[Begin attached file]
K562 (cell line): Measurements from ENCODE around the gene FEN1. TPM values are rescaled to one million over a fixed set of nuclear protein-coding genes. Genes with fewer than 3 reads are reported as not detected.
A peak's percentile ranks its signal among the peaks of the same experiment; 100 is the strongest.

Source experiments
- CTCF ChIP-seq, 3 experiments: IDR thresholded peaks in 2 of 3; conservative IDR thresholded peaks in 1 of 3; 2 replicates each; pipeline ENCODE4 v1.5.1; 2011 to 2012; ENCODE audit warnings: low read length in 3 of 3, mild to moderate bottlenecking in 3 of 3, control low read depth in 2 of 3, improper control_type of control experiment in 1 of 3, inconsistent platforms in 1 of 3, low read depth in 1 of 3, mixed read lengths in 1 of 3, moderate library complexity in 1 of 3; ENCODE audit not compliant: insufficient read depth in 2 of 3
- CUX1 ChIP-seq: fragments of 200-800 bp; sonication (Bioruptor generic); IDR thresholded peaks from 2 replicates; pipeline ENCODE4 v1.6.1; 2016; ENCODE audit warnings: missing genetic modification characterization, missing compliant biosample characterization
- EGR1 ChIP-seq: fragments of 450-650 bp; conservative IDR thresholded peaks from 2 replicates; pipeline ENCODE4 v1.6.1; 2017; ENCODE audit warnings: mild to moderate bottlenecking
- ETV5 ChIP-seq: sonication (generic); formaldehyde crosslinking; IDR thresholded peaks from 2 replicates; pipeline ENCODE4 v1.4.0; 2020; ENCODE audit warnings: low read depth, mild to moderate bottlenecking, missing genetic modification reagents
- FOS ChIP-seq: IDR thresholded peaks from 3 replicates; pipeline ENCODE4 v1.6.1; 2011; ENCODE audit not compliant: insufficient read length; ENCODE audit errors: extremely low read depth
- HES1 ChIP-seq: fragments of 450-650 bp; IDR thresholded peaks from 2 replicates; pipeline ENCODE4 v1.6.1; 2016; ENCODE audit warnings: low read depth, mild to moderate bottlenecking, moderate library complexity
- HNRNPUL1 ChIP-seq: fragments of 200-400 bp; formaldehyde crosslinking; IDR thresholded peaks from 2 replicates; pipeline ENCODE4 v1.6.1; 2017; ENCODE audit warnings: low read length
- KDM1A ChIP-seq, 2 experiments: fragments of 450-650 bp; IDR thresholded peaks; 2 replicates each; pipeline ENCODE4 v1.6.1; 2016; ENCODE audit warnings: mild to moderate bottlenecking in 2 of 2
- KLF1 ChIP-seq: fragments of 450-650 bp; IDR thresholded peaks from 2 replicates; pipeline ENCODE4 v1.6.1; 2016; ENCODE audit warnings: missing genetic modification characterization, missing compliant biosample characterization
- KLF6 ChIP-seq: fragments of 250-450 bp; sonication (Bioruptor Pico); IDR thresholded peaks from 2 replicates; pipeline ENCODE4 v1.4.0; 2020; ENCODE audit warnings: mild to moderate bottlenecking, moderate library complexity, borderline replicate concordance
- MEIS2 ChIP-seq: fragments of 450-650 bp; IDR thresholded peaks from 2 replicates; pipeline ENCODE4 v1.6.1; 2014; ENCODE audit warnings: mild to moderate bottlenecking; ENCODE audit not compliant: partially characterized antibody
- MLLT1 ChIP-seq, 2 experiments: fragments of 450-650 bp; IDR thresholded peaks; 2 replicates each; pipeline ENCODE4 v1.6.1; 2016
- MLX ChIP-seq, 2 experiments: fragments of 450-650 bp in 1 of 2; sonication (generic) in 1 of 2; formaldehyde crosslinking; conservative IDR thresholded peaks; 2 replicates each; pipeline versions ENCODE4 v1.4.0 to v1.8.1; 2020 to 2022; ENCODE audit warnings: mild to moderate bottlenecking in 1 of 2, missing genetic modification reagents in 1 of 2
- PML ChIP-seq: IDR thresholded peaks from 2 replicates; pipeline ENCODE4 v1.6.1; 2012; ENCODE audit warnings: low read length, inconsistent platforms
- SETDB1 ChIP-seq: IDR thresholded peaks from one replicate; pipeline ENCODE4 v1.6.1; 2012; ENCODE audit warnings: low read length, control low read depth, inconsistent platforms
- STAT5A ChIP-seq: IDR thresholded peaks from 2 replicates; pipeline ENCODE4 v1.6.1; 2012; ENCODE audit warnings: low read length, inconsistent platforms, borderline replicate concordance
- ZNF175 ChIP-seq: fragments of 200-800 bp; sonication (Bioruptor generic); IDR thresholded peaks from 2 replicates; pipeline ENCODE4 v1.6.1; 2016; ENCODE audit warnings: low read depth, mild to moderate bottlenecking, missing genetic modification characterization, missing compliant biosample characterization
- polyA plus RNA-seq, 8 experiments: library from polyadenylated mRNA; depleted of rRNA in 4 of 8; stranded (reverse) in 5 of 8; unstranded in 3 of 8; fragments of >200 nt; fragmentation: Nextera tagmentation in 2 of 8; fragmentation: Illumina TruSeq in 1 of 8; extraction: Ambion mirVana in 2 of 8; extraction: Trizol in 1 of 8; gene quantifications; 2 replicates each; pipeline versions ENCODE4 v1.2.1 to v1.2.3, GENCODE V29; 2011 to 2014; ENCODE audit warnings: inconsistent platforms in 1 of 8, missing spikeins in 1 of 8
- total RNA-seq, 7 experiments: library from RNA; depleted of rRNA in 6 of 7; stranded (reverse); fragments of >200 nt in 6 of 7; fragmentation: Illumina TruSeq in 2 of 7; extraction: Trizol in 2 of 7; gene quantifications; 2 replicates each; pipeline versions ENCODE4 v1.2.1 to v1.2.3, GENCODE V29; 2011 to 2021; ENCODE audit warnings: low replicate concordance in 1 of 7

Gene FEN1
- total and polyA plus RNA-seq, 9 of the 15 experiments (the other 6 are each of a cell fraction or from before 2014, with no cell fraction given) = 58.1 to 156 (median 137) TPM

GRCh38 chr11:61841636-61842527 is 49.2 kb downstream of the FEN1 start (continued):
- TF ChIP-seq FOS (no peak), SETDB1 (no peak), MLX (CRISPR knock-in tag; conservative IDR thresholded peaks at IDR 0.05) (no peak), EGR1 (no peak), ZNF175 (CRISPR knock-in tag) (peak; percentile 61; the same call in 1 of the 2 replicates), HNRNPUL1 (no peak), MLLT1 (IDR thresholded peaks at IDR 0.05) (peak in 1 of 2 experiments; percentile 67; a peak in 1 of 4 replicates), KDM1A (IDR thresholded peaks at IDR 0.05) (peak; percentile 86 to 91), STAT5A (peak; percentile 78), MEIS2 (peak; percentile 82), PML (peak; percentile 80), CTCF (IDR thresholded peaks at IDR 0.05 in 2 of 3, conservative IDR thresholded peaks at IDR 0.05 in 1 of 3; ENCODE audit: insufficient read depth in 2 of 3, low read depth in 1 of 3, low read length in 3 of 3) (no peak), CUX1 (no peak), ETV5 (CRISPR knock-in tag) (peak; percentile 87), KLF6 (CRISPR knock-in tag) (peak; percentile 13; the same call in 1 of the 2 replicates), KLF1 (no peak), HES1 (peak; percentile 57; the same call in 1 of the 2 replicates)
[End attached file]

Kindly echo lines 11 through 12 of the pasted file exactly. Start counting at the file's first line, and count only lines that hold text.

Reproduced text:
- KDM1A ChIP-seq, 2 experiments: fragments of 450-650 bp; IDR thresholded peaks; 2 replicates each; pipeline ENCODE4 v1.6.1; 2016; ENCODE audit warnings: mild to moderate bottlenecking in 2 of 2
- KLF1 ChIP-seq: fragments of 450-650 bp; IDR thresholded peaks from 2 replicates; pipeline ENCODE4 v1.6.1; 2016; ENCODE audit warnings: missing genetic modification characterization, missing compliant biosample characterization